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Back in the Bike Shed

This year was the third time I’ve been to London’s Bike Shed event, having been to all but the first year, and it has been interesting to watch the show grow over the years, but I feel that the ethos that was originally the driving force – a display of shed built bikes – is starting to evaporate and I’m not sure that’s not a good thing, especially given the show’s name.

Don’t get me wrong, there were still plenty of BMW boxer twins, especially from Untitled Motorcycles, which was one of the early supporters of the show, alongside lots of ‘80s and ‘90s mid-range Japanese motorcycle-based builds. It’s just that when the show is sponsored by Triumph and has the support of Moto Guzzi, Ducati with its Scramblers, Yamaha with its ‘Shed Built’ factory sponsored custom program and numerous high dollar builds from Warr’s and Shaw’s and customised Street models from European H-D dealers, the thought creeps in that it’s less about small-scale shed builders and more about the corporate world, despite what the name over the (shed) door might say.

However, having said all of that, there’s no denying that it makes for a good day out, and given that tickets offer access across both days of the weekend, it’s a cracking value too. Even more so, if you fancy a haircut or a tattoo. You read that right; among the show bikes, there was a traditional barber, even if the barbers did happen to be bang on trend hipster-wise with plugs in their earlobes, full-sleeve tattoos, and the obligatory bushy beards and waxed ‘taches. If you wanted to join the hipster crowd then the on-site tattooist was available to help with at least one part of the look, while a little bit of shopping at one of the many clothing suppliers would see you kitted out in the obligatory heavyweight selvedge jeans with suitable six-inch turn-ups. Then again, I’m not sure if that would clash with the latest over-priced jacket being punted out by Barbour, who joined Triumph as one of the show’s sponsors. ‘Cause isn’t a Barbour jacket essential wear for everyone tinkering away in cramped little sheds trying to create their personal vision of individuality?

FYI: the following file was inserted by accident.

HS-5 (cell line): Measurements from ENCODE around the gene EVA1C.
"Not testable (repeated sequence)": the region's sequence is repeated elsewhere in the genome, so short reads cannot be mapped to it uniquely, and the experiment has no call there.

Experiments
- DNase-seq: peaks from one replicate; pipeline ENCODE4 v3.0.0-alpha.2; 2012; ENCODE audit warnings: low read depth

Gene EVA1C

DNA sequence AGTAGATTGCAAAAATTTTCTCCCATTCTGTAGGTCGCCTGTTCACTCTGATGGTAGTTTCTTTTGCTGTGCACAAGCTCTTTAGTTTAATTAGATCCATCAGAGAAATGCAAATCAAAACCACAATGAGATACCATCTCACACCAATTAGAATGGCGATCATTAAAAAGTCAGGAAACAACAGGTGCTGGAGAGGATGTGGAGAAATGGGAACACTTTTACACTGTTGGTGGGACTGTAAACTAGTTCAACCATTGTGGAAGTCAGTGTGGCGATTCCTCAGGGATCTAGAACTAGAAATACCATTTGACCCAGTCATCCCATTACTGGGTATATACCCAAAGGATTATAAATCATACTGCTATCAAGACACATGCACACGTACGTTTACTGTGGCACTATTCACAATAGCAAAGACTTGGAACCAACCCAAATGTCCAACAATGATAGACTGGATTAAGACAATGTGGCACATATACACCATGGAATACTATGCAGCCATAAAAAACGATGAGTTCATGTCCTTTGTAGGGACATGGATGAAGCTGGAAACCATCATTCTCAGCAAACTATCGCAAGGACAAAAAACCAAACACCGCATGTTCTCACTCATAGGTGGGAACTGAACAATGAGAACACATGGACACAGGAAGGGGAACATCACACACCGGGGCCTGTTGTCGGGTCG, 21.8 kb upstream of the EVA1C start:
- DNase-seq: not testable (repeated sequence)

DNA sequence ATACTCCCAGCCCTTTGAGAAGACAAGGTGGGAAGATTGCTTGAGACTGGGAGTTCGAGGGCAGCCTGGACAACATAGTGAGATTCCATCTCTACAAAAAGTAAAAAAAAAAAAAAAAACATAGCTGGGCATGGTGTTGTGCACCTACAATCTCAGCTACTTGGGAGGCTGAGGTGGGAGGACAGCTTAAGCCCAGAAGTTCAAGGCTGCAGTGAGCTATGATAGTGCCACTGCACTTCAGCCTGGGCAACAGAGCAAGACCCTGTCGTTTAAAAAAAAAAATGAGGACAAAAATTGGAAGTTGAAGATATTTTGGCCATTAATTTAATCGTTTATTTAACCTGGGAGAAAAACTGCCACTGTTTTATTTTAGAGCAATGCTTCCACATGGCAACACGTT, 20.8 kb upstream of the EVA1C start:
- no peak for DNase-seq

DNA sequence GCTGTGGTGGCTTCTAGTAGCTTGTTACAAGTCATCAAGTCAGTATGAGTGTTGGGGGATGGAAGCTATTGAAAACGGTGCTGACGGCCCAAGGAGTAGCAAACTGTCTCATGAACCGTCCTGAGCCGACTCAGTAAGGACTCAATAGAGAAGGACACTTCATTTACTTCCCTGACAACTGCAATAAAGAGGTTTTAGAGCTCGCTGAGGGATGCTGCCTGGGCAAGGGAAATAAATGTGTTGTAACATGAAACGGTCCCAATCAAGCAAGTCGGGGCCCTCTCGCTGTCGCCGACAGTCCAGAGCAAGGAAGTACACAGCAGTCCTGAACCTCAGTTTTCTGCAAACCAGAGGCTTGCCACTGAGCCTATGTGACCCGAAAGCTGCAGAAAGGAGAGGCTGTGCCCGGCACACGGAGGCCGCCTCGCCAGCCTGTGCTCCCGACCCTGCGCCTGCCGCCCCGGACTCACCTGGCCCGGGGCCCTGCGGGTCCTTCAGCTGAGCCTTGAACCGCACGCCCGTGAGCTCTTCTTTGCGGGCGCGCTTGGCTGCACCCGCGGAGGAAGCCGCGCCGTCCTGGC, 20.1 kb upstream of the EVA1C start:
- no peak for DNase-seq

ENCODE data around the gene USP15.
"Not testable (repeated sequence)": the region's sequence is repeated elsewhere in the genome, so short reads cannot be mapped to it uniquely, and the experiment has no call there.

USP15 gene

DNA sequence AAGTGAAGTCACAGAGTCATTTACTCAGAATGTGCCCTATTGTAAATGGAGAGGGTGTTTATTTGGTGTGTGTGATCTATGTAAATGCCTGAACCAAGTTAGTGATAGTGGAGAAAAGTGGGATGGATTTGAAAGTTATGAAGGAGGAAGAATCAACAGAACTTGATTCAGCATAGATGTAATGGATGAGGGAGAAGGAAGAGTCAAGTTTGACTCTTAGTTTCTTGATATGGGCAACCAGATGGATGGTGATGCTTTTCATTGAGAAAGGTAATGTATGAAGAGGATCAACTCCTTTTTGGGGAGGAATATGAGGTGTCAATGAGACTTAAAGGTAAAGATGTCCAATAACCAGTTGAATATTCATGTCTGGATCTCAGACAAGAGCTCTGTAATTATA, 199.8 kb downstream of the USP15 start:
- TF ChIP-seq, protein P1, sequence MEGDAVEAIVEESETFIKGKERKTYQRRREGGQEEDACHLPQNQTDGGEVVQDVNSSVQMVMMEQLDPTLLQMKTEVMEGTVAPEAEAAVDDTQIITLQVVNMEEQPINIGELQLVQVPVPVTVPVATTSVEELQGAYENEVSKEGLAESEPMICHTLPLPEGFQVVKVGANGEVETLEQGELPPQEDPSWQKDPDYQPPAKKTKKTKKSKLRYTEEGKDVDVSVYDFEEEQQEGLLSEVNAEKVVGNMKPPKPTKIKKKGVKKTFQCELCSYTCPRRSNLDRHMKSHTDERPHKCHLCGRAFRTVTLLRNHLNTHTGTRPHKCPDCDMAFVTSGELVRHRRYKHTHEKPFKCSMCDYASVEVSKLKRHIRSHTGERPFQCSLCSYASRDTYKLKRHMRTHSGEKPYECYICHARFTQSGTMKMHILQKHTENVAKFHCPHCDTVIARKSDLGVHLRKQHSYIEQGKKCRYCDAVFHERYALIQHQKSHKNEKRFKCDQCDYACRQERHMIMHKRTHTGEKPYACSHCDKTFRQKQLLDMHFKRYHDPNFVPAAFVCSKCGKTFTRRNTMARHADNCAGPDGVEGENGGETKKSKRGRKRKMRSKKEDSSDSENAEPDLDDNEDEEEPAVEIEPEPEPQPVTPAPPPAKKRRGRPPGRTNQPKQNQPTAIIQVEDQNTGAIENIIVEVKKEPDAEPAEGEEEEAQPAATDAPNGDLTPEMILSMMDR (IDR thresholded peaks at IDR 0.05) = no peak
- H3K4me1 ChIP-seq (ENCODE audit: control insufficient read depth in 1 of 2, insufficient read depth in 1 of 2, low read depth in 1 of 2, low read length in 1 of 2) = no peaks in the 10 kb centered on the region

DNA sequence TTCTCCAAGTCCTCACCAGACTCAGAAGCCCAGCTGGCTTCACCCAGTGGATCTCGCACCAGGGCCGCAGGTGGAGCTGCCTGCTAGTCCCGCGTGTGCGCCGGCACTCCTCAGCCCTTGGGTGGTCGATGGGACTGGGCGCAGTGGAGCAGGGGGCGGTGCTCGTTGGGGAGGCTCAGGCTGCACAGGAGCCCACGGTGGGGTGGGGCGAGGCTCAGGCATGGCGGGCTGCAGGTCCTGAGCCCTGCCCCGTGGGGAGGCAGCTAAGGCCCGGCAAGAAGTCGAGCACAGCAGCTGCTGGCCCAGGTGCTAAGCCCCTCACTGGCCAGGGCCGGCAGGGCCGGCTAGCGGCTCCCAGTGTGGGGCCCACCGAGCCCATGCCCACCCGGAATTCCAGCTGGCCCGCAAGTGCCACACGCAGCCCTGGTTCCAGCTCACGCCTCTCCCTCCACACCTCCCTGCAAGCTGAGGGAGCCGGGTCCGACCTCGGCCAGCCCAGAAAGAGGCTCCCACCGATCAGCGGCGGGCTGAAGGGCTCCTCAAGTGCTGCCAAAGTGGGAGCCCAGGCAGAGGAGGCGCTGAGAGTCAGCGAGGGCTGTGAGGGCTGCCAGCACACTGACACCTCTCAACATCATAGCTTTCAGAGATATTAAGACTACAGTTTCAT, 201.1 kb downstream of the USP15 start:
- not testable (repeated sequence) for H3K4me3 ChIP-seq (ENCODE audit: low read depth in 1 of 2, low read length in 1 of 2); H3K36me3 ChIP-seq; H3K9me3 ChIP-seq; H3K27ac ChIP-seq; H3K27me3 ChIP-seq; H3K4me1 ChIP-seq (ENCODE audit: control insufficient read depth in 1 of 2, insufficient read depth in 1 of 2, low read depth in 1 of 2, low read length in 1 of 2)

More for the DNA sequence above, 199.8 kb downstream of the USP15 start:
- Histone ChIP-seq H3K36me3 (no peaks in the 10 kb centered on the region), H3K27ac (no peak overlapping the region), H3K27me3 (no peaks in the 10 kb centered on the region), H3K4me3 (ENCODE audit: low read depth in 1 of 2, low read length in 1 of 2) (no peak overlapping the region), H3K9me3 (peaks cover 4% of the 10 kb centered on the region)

For me, the display of bikes that were ridden into the space outside Tobacco Dock and parked in front of the dry-docked ships was far more in keeping with the Shed Built theme with which the show began four years ago.

It’ll be interesting to see what direction the show goes in the future. There is no doubt that the organising team has big ideas, as just weeks prior to the London event they held a Bike Shed show in Paris. I just wonder if the whole idea of encouraging folks to get out in their sheds and have a go at bike building for themselves will get watered down by the prevalence of factory supported and dealer builds?

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